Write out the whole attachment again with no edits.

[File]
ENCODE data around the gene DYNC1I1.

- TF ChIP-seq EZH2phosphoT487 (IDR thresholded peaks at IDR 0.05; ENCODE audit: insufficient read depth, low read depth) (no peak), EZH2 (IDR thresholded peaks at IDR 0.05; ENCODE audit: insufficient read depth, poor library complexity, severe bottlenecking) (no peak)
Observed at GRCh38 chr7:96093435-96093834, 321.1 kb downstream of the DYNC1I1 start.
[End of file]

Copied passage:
ENCODE data around the gene DYNC1I1.

- TF ChIP-seq EZH2phosphoT487 (IDR thresholded peaks at IDR 0.05; ENCODE audit: insufficient read depth, low read depth) (no peak), EZH2 (IDR thresholded peaks at IDR 0.05; ENCODE audit: insufficient read depth, poor library complexity, severe bottlenecking) (no peak)
Observed at GRCh38 chr7:96093435-96093834, 321.1 kb downstream of the DYNC1I1 start.